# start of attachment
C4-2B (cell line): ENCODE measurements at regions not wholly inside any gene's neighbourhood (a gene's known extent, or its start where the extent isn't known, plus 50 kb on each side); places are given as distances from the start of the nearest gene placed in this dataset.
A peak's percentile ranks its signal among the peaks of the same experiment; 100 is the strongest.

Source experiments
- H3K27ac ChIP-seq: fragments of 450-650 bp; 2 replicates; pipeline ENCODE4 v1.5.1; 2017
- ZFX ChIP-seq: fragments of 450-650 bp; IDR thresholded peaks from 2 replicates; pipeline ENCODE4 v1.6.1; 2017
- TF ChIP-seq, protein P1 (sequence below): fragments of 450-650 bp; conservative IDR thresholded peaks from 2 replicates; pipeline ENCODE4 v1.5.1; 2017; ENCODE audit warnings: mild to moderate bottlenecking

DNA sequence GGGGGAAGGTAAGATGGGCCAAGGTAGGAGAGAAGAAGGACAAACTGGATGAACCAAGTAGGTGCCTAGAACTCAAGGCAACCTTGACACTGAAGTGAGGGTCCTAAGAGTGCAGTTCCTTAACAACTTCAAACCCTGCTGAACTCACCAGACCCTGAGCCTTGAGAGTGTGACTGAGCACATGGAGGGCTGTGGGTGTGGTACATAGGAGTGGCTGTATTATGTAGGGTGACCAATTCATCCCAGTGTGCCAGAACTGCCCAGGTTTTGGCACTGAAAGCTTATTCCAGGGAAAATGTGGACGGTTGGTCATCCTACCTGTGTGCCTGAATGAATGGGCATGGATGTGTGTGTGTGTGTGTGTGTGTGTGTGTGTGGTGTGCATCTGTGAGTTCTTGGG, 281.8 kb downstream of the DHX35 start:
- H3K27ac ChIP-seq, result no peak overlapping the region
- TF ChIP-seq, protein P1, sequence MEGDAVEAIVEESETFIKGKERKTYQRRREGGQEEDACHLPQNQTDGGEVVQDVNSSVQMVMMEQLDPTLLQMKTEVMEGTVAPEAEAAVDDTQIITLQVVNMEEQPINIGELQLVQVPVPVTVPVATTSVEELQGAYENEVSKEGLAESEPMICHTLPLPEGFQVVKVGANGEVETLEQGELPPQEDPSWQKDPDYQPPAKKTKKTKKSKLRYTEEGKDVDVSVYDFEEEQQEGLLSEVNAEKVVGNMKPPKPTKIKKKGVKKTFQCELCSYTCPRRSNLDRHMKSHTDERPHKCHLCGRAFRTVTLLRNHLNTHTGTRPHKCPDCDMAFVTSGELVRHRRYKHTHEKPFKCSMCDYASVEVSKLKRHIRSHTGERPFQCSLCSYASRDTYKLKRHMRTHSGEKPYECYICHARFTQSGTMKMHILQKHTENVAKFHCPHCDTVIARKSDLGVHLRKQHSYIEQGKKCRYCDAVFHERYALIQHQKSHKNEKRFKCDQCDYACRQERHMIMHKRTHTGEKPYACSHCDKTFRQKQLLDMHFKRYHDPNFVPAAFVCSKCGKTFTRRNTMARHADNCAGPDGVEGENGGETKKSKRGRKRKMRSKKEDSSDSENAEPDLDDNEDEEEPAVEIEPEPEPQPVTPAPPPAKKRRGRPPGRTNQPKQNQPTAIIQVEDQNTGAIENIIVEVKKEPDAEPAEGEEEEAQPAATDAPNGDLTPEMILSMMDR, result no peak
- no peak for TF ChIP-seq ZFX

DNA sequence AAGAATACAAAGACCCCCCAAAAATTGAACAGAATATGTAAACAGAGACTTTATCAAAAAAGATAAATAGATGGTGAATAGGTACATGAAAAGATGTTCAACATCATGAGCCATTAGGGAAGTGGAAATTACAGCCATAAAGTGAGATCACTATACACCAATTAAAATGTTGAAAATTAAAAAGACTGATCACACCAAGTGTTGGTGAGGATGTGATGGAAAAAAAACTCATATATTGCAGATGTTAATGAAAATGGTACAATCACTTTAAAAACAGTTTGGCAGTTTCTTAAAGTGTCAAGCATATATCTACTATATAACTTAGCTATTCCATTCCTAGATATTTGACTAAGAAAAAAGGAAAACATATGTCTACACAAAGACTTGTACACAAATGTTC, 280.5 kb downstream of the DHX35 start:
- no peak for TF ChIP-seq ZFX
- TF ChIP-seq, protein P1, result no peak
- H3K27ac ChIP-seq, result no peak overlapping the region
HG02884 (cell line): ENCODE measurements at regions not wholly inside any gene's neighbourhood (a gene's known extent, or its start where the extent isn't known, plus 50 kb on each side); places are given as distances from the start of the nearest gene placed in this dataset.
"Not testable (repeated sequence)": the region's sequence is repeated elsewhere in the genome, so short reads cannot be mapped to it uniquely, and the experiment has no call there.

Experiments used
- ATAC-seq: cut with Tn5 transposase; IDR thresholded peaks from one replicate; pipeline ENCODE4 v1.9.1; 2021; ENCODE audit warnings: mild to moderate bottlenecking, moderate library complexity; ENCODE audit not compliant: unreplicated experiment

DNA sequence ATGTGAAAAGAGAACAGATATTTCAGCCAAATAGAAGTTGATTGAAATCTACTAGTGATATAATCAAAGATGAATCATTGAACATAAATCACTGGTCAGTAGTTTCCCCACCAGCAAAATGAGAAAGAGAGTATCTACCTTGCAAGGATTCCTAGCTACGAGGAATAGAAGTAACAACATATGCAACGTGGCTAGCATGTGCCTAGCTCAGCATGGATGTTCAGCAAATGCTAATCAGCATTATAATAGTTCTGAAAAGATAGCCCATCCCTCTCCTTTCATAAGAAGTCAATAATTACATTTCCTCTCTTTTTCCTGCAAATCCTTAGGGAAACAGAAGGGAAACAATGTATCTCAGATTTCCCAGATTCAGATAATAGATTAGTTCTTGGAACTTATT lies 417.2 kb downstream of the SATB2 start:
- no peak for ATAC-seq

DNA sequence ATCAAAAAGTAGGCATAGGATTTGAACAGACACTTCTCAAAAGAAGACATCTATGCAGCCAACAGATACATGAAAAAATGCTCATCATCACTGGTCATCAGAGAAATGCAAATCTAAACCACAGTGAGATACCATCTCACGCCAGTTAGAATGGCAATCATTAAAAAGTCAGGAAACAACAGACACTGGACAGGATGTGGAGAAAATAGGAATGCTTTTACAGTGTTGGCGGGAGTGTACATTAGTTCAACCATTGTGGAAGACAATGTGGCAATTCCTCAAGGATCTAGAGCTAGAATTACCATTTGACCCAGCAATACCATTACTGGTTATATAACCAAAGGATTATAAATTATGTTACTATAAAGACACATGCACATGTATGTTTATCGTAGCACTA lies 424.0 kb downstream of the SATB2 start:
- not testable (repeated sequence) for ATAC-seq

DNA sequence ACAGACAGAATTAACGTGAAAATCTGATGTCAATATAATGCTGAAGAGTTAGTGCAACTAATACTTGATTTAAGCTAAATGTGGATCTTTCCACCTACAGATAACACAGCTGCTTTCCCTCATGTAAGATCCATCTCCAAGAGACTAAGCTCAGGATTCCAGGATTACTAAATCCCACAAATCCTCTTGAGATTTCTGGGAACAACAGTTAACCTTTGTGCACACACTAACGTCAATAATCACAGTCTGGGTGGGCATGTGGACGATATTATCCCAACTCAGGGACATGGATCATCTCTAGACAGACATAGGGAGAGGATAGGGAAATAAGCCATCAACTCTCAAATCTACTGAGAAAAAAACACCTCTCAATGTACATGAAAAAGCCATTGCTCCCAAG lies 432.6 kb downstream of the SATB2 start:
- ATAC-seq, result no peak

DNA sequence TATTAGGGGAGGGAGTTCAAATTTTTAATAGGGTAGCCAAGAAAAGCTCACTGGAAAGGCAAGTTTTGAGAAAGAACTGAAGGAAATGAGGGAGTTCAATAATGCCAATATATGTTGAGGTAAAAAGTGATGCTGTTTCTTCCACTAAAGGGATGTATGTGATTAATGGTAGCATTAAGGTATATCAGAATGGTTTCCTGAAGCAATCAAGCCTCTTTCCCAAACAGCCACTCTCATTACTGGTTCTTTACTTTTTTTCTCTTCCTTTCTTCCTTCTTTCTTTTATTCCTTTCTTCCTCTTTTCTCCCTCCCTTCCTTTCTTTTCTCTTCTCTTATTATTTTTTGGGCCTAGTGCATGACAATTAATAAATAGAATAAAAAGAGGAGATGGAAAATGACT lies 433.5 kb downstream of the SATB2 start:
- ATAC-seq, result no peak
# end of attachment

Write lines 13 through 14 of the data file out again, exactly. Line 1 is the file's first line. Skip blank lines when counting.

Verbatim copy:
- TF ChIP-seq, protein P1, result no peak
- H3K27ac ChIP-seq, result no peak overlapping the region